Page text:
Do you like to write but don’t really do it? I bet you five dollars that by the time you finish reading this that I will have made you want to engage in digital writing. I can see you right now, figuratively. You’re sitting in front of your screen, eyes glazed over, you’ve got some sort of fake cheese dust around your mouth, and your head is in a position that makes all your neck fat stand out. You’re wondering why you would want to ‘write digitally’. Maybe that’s not you at all and you are miffed that I said those things about you. Sorry, but that’s not the point. The point is that I also used to engage with the internet passively. I’m taking a class on digital writing and each student has to curate their own blog. Through this experience, I’ve come to understand why people engage in digital writing. Digital writing gives you opportunities that don’t exist outside the web that can shape you’re writing. I believe that if you read about what I’ve learned and my experience, whoever you are, I can convince you to engage in Digital Writing.
What is Digital Writing?
Before I can convince you to do anything, it is important to understand what digital writing is. Digital writing is the practice and execution of creating documents primarily for the web. These documents often include multimodal elements. “Modes” can be understood “as ways of representing information, or the semiotic channels we use to compose a text. Examples of modes include words, sounds, still and moving images, animation and color”(Lauer, 227). Multimodal elements by this definition mean one or many modes like audio, images, video, or references/links to other documents. These documents exist in a variety of different platforms. A blog post and an online magazine or newspaper article would count as examples of digital writing but so would a tweet, Facebook post, or an Instagram. Digital writing is both the study of techniques and the practice of writing on the web. This is very much in the same way that English is both about the study of writings as well as the practice. Digital Writing includes learning about the platforms that are available for writing and how to use them as well as any writing that is actual produced.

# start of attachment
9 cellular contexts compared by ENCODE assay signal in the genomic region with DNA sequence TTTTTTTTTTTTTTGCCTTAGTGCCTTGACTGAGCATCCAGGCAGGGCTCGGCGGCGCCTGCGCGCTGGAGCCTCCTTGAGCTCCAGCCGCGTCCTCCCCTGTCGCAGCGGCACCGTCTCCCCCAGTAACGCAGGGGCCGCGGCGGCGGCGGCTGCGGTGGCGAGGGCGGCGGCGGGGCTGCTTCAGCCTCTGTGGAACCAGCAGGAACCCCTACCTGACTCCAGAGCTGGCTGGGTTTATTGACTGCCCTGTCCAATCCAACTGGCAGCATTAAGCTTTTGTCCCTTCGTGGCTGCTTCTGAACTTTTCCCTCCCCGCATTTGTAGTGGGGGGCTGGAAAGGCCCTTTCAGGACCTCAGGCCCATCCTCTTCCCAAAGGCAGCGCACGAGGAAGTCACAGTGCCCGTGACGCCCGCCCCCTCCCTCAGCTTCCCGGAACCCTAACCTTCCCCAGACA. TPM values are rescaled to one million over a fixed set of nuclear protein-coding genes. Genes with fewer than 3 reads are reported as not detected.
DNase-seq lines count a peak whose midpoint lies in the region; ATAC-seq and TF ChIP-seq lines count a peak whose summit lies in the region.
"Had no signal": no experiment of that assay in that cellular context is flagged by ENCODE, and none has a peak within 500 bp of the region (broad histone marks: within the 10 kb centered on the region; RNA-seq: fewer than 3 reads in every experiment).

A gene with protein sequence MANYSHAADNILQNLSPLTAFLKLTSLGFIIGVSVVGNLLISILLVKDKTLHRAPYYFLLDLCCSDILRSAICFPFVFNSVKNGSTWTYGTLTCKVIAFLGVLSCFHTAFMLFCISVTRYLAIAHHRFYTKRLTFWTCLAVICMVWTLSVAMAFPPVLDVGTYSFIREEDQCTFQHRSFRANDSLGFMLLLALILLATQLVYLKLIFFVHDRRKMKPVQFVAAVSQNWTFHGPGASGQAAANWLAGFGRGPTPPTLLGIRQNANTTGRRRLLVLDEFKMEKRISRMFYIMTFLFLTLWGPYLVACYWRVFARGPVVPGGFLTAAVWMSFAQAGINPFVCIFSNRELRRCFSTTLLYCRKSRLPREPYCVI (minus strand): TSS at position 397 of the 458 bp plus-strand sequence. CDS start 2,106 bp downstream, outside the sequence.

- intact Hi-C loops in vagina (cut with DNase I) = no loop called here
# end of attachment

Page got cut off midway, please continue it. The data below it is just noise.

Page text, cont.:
Articlulate Ideas More Comprehensively
Digital Writing gives the writer the ability to articulate an idea in a new and more comprehensive way. The multimodal aspect of digital writing changes the way ideas can be articulated. In analog writing—i.e. pen and paper—the only way to express an idea would be the words on the page, and maybe a picture. With digital writing the writer has the ability to incorporate multimedia elements. In “Writing as Curation,” the authors explain how work in a course on American folk music could be improved by a project that includes digital writing. They write that students could, “choose from a list of songs that each have a rich and varied recording tradition. Students create playlists in Spotify that show this change for one song and embed these playlists into blog posts that explain their choices and process”(Coco, Torres). These types of writing couldn’t exist outside of the web and are arguably better ways to articulate the idea that the posts are about then a written text. For this example, this may be a better way of talking about American Folk music than simply writing about it. By actually allowing the reader to experience the music that is being critiqued, the reader has a more comprehensive understanding of the idea expressed in the post.